Thursday, April 19, 2007


"Everyone's interested in the Internet--especially dictators."
~ Julien Pain, Internet Freedom Desk, RSF.

Good news! Yahoo is being sued for forking over information on Chinese dissidents to the Chinese government, from Computer World:

Washington-based World Organization for Human Rights USA has filed a lawsuit against Yahoo Inc. for allegedly providing information to Chinese authorities that led to the persecution, torture and imprisonment of four Chinese dissidents.

The lawsuit was filed yesterday in the U.S. District Court for the Northern District of California.

[ . . . ]

According to the lawsuit, Yahoo's Hong Kong subsidiary (Yahoo HK) provided information to Chinese authorities that led to the imprisonment of Xiaoning, a writer, on charges of incitement to subvert state power, a human rights group said.

Wang was sentenced to 10 years imprisonment in September 2003, due in part to writings distributed over the Internet.

[ . . . ]

Yahoo spokesman Jim Cullinan said Yahoo is distressed that citizens in China have been imprisoned for expressing their political views on the Internet.

"We call on the U.S. Department of State to continue making this issue of free expression a priority in bilateral and multilateral forums with the Chinese, as well as through other tools of trade and diplomacy, in order to help secure the freedom of these dissidents," he said.

There's a short report (approx. 3 mins.) on this from NPR, and more at the NYTimes.

Yeah, I'm sure Yahoo's really torn up about the "persecution, imprisonment, and torture" of a few nobody-dissenters in China, and I'm sure the State Department will get top people right on that freedom of expression thing . . . when pigs fly.

What this means, boys and girls, is that the legal door is open and a precedent may be coming. Potentially it means that big Internet businesses can be hung out to dry as accomplices to the crimes of governments like China, or Iran, Syria, or Turkey . . . since Turkey is so hot to get on the Internet censorship bandwagon.

Check out the BBC for a little something on anonymity. They even mention one of my all-time favorite programs--Tor.

For email security, try PGP or GPG for Windows, a variation of GnuPG. SimpLite offers free encryption for instant messaging clients, including MSN, Yahoo, ICQ/AIM, and Jabber/Google. Another option for instant messaging is ScatterChat.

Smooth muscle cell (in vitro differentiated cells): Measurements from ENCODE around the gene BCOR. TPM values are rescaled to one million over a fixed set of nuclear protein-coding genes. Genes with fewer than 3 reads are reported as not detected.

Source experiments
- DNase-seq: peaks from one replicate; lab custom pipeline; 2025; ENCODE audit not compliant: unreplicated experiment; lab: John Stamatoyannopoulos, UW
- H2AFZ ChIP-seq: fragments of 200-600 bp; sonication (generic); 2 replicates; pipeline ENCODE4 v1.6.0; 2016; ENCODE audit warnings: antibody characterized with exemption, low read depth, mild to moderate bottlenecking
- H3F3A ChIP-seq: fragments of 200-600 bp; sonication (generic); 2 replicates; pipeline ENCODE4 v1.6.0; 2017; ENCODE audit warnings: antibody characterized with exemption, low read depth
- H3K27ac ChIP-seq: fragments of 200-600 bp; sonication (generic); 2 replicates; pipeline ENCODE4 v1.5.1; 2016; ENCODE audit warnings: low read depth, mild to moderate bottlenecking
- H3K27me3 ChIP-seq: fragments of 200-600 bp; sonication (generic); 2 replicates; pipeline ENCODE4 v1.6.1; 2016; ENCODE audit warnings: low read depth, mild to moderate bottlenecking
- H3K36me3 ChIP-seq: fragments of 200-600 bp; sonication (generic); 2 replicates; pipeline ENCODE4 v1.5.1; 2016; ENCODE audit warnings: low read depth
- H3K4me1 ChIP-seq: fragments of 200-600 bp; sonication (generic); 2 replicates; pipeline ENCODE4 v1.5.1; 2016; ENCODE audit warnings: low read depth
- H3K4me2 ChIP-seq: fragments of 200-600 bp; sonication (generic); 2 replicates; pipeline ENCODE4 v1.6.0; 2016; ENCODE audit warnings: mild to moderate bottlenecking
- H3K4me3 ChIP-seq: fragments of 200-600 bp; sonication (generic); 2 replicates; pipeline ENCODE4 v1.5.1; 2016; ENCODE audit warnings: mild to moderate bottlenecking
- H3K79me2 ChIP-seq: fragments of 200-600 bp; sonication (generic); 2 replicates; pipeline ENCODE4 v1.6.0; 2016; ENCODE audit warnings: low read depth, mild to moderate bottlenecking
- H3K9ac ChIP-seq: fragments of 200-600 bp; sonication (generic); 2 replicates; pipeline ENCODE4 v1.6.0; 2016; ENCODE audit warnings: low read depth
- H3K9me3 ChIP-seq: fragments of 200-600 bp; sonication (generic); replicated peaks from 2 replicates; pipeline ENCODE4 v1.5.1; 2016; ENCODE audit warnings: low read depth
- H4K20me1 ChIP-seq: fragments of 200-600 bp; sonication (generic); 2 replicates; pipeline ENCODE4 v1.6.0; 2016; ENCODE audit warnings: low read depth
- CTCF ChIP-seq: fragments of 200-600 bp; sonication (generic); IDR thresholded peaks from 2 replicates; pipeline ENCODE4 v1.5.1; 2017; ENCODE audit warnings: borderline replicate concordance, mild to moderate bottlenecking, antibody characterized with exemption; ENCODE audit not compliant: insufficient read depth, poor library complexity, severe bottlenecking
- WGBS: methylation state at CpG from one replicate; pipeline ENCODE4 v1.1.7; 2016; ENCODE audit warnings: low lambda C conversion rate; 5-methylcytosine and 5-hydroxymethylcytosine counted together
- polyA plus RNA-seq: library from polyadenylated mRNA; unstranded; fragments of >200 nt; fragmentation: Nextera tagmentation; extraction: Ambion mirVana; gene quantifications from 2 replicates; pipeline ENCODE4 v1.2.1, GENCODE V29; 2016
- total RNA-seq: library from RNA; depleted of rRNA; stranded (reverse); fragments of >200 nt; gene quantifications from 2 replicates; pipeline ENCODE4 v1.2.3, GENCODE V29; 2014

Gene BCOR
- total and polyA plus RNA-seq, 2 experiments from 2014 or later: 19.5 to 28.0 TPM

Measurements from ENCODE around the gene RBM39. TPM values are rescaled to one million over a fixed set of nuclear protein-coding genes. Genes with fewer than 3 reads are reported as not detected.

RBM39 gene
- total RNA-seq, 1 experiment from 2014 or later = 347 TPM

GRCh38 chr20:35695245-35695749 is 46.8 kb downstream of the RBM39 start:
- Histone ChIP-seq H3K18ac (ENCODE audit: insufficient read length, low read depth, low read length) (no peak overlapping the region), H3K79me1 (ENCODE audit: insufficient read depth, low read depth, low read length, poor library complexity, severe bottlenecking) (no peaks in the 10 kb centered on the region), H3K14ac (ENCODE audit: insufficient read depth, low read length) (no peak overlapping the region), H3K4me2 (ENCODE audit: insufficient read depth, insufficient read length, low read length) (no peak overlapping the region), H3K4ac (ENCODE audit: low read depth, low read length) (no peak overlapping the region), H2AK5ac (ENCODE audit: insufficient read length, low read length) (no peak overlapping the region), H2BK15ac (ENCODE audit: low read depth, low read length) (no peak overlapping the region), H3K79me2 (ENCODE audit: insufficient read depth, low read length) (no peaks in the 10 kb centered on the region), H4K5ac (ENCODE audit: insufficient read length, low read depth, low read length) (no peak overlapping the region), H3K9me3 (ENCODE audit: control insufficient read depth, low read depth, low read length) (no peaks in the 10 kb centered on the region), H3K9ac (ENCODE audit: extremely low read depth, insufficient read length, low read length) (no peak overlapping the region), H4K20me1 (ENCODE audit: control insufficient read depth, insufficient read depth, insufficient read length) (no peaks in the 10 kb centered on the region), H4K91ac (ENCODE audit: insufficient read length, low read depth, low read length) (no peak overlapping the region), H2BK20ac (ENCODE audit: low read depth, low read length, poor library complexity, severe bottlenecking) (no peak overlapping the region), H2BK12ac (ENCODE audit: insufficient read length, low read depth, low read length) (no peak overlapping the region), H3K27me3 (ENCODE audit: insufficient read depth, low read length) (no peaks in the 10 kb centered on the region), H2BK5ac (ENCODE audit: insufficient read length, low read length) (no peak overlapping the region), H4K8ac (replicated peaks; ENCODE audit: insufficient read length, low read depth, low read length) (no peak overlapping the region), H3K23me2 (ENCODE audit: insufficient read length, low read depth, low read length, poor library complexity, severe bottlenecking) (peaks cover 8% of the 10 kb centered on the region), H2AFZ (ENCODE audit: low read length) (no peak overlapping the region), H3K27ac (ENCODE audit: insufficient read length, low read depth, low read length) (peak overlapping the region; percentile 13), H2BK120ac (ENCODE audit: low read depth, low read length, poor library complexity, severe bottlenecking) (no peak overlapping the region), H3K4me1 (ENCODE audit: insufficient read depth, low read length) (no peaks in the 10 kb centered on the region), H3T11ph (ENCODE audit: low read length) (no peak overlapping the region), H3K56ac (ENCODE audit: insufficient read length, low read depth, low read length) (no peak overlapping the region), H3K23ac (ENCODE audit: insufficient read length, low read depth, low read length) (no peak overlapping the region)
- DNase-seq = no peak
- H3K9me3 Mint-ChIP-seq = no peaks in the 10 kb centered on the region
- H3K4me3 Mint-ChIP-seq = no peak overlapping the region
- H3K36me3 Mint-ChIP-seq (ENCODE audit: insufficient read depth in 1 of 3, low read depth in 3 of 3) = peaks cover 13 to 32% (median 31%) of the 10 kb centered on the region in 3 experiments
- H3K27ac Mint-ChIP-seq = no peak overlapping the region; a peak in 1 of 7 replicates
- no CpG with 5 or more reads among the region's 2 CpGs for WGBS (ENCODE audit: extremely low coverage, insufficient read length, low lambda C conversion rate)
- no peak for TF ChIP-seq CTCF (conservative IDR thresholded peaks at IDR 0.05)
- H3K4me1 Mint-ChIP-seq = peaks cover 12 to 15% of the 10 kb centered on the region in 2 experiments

For those with families living in countries that censor the Internet, there's a way around at Psiphon. If you want (or need) an anonymous USB key, check out Traveling Forever's "How to Protect Yourself From Big Brother." There's an open source disk or USB flash drive encryption at Truecrypt

And the handbook for cyber-dissidents that the BBC article referred to? It's right here, at RSF.

Another means of battling censorship is through activist shareholders, as Google recently found out, from the TimesOnline:

Shareholder activists are gaining strength in the US as corporations such as Google, the world’s biggest internet company, and ExxonMobil, the largest oil producer, come under fire from special-interest groups.

The New York State Pension Funds, one of the biggest and most powerful investors in the US, has got a resolution included on Google’s proxy form that could dramatically affect the way that the company does business if it gains the support of a majority of shareholders.

The New York pension funds, which own 486,617 shares of Google class-A stock, demand that Google implement a clear code of conduct to protect users from being monitored by what they consider oppressive foreign regimes.

The funds outlined a six-point agenda in the proxy demanding that Google should not host user information in countries that restrict internet usage, such as Belarus, Burma, China, Cuba, Egypt, Iran, Saudi Arabia, Syria, Tunisia, Turkmenistan and Uzbekistan.

The group also demands that Google should pledge not to engage in censorship, using all means at its disposal to fight government demands to restrict access to certain information.

Google made clear its opposition to the proposed resolution by urging shareholders to vote against it, adding that all blank ballots would be taken as a vote against the proposal.

"Google made clear its opposition . . . " Well, if shareholders can't bend these Internet companies to their will, maybe a lawsuit will . . . as Yahoo is about to find out. When it comes to the bottom line, the only way to get their attention is by attacking the bottom line, and that's what this is really all about anyway--business deals and money. The Google shareholders at New York State Pension Funds should be applauded for standing on principle and demanding ethical and moral behavior from those businesses in which they have invested. I mean, this is a very rare thing.

For more on Internet censorship, and the complicity of Western companies, see RSF's 2006 Annual Report. Page 107 begins the Internet section.

In other news, the AP reports that five others have been detained in the murder of the Christian publishers in Malatya.

As for the star-crossed lovers, Wolfowitz and Riza, there's a round-up of commentary on the subject at the Winter Patriot, including a link to yours truly. Also from Down Under by Lukery at Wot Is It Good 4, with the additional news that Shaha Ali Riza worked with Dick Cheney's daughter, Elizabeth, at State.

And so the plot thickens.

No comments: